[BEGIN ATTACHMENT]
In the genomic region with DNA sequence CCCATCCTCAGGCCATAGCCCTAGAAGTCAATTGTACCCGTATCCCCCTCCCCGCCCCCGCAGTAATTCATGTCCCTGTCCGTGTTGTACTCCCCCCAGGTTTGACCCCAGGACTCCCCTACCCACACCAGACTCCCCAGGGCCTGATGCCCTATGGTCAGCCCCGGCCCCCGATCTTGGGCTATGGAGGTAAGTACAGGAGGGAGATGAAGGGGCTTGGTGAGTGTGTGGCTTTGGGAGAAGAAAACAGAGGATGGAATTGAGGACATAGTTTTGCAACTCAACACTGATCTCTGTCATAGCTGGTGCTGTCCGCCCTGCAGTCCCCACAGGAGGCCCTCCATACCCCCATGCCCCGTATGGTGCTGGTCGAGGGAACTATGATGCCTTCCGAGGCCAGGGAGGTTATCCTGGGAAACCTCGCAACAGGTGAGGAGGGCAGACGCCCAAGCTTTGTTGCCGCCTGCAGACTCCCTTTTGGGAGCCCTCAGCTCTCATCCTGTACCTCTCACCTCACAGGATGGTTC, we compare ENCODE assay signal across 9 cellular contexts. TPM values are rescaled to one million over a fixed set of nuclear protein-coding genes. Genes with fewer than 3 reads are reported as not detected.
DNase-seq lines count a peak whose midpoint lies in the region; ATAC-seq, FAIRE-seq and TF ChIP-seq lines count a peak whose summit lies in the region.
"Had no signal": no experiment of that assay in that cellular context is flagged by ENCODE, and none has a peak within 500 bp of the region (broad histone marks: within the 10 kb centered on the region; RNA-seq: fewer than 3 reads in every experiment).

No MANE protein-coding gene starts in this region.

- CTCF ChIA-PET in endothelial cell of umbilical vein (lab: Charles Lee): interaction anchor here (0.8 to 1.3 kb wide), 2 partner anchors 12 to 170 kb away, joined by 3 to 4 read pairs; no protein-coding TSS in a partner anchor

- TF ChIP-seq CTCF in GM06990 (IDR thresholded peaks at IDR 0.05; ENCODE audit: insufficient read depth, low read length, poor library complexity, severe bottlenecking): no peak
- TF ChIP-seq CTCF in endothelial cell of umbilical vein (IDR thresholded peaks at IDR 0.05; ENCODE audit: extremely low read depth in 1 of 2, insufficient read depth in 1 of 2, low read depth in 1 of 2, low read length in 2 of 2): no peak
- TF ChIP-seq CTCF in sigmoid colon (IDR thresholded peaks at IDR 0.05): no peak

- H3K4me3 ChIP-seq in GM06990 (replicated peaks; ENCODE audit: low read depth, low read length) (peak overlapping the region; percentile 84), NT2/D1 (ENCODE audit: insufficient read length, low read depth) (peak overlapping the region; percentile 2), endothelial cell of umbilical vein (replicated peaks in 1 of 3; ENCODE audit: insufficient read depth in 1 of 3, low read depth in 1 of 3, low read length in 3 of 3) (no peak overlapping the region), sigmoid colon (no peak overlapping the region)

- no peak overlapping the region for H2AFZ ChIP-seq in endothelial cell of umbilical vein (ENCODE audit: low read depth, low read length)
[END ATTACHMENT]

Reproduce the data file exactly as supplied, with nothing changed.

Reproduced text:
In the genomic region with DNA sequence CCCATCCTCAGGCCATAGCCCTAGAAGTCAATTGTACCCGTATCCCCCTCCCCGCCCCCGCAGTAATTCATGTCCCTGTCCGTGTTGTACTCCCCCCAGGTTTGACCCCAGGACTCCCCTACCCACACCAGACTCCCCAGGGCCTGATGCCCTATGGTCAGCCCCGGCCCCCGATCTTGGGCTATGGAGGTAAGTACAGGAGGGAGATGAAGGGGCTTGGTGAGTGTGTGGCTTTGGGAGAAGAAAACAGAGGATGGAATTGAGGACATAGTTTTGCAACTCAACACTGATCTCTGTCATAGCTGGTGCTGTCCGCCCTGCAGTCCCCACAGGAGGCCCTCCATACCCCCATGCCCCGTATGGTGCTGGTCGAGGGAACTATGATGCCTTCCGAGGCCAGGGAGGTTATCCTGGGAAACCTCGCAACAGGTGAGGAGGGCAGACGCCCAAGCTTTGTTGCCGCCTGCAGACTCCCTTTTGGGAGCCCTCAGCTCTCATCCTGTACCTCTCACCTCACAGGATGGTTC, we compare ENCODE assay signal across 9 cellular contexts. TPM values are rescaled to one million over a fixed set of nuclear protein-coding genes. Genes with fewer than 3 reads are reported as not detected.
DNase-seq lines count a peak whose midpoint lies in the region; ATAC-seq, FAIRE-seq and TF ChIP-seq lines count a peak whose summit lies in the region.
"Had no signal": no experiment of that assay in that cellular context is flagged by ENCODE, and none has a peak within 500 bp of the region (broad histone marks: within the 10 kb centered on the region; RNA-seq: fewer than 3 reads in every experiment).

No MANE protein-coding gene starts in this region.

- CTCF ChIA-PET in endothelial cell of umbilical vein (lab: Charles Lee): interaction anchor here (0.8 to 1.3 kb wide), 2 partner anchors 12 to 170 kb away, joined by 3 to 4 read pairs; no protein-coding TSS in a partner anchor

- TF ChIP-seq CTCF in GM06990 (IDR thresholded peaks at IDR 0.05; ENCODE audit: insufficient read depth, low read length, poor library complexity, severe bottlenecking): no peak
- TF ChIP-seq CTCF in endothelial cell of umbilical vein (IDR thresholded peaks at IDR 0.05; ENCODE audit: extremely low read depth in 1 of 2, insufficient read depth in 1 of 2, low read depth in 1 of 2, low read length in 2 of 2): no peak
- TF ChIP-seq CTCF in sigmoid colon (IDR thresholded peaks at IDR 0.05): no peak

- H3K4me3 ChIP-seq in GM06990 (replicated peaks; ENCODE audit: low read depth, low read length) (peak overlapping the region; percentile 84), NT2/D1 (ENCODE audit: insufficient read length, low read depth) (peak overlapping the region; percentile 2), endothelial cell of umbilical vein (replicated peaks in 1 of 3; ENCODE audit: insufficient read depth in 1 of 3, low read depth in 1 of 3, low read length in 3 of 3) (no peak overlapping the region), sigmoid colon (no peak overlapping the region)

- no peak overlapping the region for H2AFZ ChIP-seq in endothelial cell of umbilical vein (ENCODE audit: low read depth, low read length)